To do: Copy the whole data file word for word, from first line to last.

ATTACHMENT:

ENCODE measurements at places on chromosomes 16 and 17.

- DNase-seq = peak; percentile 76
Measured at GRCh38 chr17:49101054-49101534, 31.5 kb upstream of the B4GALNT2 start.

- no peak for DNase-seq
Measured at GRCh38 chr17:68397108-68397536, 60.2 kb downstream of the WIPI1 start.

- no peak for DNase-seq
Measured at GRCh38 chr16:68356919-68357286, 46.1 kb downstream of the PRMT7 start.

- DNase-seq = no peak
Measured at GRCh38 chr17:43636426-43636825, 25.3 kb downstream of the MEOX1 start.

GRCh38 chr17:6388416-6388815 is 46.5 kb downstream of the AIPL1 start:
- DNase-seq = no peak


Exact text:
ENCODE measurements at places on chromosomes 16 and 17.

- DNase-seq = peak; percentile 76
Measured at GRCh38 chr17:49101054-49101534, 31.5 kb upstream of the B4GALNT2 start.

- no peak for DNase-seq
Measured at GRCh38 chr17:68397108-68397536, 60.2 kb downstream of the WIPI1 start.

- no peak for DNase-seq
Measured at GRCh38 chr16:68356919-68357286, 46.1 kb downstream of the PRMT7 start.

- DNase-seq = no peak
Measured at GRCh38 chr17:43636426-43636825, 25.3 kb downstream of the MEOX1 start.

GRCh38 chr17:6388416-6388815 is 46.5 kb downstream of the AIPL1 start:
- DNase-seq = no peak